Sales of existing homes plunged in July to their lowest level in at least a decade, prompting some calls for a restoration of the federal housing tax credit or a different federal stimulus for housing. But many housing experts and ULI housing council leaders want the federal government to stop tinkering with the housing market.

In a nutshell, they believe the government’s attempts to artificially boost the housing market have run their course.

“My opinion is that the government does a poor job of proactively adjusting the economy,” says Steven LaTerra, senior director of Land Advisors Capital in Arizona and one chair of ULI’s Residential Neighborhood Development Council. “Their temporary measures are quickly absorbed and rarely sustainable.”

Noelle Tarabulski, president of the Builder Consulting Group in Denver and an assistant chair of ULI’s Residential Neighborhood Development Council, agrees. “Do we want Congress to do anything? No,” she says. “We want them to stay out of our business and let the free market do its thing.”

The July sales figures were worse than many analysts had expected. Existing-home sales in July dropped 27 percent from June levels and 25 percent from July 2009. The 3.83 million total sales of existing homes were the lowest since the National Association of Realtors (NAR) began tracking the figure in 1999, and single-family home sales were the lowest since May 1995.

July marked the third straight month that monthly sales figures had declined following the April 30 expiration of the popular federal tax credit, which offered $8,000 for first-time buyers and $6,500 for other homebuyers. While the federal government has taken a variety of steps to prop up the housing market—including government-backed loans and mortgage modification programs—many industry leaders and economists blame the summer sales doldrums on the end of the tax credit.

“The tax credit artificially stimulated demand, accelerating many purchases that would have otherwise happened in late spring or summer,” says Jason Duckworth, president of Arcadia Land Co. in Haverford, Pennsylvania, and a vice chair of ULI’s Residential Neighborhood Development Council. Adds Lawrence Yun, NAR chief economist, “Consumers rationally jumped into the market before the deadline for the homebuyer tax credit expired. Since May, after the deadline, contract signings have been notably lower, and a pause period for home sales is likely to last through September.”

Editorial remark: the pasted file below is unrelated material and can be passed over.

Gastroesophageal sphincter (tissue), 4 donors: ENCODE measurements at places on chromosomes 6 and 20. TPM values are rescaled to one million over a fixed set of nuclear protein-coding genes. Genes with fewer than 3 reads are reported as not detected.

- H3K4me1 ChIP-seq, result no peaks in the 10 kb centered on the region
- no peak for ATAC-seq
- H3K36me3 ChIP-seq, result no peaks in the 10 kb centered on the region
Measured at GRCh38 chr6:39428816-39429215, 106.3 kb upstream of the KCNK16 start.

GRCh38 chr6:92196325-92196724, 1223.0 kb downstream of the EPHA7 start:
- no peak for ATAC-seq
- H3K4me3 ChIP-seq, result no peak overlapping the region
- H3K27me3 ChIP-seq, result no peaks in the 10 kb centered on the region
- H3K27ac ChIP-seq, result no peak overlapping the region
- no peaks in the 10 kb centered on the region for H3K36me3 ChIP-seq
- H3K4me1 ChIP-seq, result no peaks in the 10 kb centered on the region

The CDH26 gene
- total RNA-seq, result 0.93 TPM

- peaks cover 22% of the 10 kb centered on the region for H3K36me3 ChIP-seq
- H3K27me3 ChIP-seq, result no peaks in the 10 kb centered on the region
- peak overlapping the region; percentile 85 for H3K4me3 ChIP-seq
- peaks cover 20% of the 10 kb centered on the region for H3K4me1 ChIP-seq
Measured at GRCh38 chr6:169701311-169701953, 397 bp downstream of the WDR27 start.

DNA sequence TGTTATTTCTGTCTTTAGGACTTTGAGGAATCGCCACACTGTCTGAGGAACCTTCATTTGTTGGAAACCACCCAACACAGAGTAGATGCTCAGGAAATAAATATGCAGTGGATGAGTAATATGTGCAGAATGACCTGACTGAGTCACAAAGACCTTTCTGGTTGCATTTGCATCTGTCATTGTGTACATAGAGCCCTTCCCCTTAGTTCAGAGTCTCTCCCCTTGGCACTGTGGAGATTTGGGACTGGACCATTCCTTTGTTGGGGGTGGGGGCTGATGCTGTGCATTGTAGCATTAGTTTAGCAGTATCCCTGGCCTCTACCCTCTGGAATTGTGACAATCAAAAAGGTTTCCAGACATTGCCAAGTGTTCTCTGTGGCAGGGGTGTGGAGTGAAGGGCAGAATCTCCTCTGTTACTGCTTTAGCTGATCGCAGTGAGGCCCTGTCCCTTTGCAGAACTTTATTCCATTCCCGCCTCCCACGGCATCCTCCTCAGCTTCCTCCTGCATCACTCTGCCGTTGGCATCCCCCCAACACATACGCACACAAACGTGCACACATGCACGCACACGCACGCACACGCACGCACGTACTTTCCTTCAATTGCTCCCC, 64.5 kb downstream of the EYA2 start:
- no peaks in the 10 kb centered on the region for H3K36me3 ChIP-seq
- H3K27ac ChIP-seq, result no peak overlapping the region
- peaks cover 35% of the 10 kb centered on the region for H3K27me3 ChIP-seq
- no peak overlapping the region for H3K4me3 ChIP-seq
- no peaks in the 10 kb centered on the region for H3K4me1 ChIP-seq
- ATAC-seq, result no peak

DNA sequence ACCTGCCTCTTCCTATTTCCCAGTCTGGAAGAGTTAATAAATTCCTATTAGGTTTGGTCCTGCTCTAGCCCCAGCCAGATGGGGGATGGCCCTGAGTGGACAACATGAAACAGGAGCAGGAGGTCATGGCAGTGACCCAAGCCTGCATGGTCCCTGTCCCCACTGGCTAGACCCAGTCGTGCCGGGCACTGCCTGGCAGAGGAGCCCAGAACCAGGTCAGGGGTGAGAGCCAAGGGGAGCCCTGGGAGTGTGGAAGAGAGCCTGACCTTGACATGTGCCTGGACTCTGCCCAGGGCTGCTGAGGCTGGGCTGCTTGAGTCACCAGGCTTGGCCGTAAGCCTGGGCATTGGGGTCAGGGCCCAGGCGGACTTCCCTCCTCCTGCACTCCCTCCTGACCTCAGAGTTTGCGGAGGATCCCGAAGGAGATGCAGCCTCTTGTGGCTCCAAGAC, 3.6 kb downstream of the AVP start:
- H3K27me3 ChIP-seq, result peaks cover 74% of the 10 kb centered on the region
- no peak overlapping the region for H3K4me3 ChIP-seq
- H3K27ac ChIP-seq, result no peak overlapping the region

Plenty of other reasons exist for the recent housing sales slump—stagnating job growth in the economy, slumping consumer confidence and a natural home sales slowdown during summer months. Still, there is no disputing how much the tax credit has meant to the housing market since it was enacted in 2008. Home values and prices stabilized in many areas of the country despite continued job losses, and new home inventory rates rebounded from their bottom.

Some political and Obama administration officials are calling for more federal intervention. Florida governor Charlie Crist, who is running for the U.S. Senate as an independent, says he would support a revival of the housing tax credit. Shaun Donovan, secretary of the U.S. Department of Housing and Urban Development, told CNN in late August that the administration is looking to launch two new programs for struggling homeowners—a Federal Housing Administration refinancing program and an emergency loan for homeowners who have lost their job.

The reaction from many in the housing industry and among ULI housing leaders has been, “Don’t do it; let the market be.”

“I don’t believe the federal government should be involved in housing except to help working families who cannot afford market rate rental housing suitable for their families in reasonable proximity to where they work. We should also provide housing assistance to the elderly and the homeless,” said Ronald Terwilliger, chairman emeritus of Dallas-based Trammell Crow Residential, former chairman of ULI, and current chairman of ULI’s J. Ronald Terwilliger Center for Workforce Housing.

Stan Humphries, chief economist for online real estate firm Zillow, told Bloomberg News in late August that it is time to move on. “I think the time for more federal stimulus has largely come and gone,” he said. “We are going to have to let markets begin to heal themselves, and many markets have started to do that.” But he and others cautioned that this process could take longer. “It is not a pretty process by any stretch of the imagination,” he said.